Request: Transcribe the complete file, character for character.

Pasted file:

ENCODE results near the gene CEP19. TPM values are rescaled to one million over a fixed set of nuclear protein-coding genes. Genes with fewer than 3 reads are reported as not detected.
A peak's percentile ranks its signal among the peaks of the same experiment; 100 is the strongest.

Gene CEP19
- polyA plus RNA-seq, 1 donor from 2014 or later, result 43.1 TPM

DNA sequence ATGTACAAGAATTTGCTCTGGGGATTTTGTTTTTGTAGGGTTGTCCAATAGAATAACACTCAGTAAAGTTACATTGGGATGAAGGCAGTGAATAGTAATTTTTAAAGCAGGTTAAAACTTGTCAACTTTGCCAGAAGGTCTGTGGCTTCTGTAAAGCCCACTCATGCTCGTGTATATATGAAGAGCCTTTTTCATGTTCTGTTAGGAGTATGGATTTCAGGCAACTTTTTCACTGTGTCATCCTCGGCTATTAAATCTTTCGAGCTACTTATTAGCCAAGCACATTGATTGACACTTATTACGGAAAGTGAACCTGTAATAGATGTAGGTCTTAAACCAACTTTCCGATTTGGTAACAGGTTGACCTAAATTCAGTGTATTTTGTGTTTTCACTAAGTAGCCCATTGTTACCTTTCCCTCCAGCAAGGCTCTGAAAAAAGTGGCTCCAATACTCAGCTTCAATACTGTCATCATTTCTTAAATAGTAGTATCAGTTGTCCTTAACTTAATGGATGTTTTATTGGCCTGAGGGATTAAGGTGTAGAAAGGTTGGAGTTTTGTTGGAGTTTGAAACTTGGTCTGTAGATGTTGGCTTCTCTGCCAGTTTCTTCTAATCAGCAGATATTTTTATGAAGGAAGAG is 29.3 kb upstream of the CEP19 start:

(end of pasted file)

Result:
ENCODE results near the gene CEP19. TPM values are rescaled to one million over a fixed set of nuclear protein-coding genes. Genes with fewer than 3 reads are reported as not detected.
A peak's percentile ranks its signal among the peaks of the same experiment; 100 is the strongest.

Gene CEP19
- polyA plus RNA-seq, 1 donor from 2014 or later, result 43.1 TPM

DNA sequence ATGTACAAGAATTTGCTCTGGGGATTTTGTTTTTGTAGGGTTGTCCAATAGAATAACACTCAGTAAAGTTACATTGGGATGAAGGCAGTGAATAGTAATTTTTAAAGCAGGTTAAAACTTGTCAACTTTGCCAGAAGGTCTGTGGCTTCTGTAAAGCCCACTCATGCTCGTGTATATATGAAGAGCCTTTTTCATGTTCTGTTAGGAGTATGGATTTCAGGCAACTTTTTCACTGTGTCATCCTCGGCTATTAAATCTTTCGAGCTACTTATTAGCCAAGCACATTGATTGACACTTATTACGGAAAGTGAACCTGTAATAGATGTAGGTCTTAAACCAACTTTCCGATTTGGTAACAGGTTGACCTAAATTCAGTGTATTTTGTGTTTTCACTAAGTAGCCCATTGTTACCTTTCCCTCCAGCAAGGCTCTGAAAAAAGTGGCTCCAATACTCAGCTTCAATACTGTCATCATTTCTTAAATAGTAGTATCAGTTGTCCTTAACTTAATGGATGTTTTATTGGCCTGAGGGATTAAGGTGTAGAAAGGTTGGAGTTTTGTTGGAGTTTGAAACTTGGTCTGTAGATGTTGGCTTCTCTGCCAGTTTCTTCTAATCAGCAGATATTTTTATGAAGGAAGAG is 29.3 kb upstream of the CEP19 start: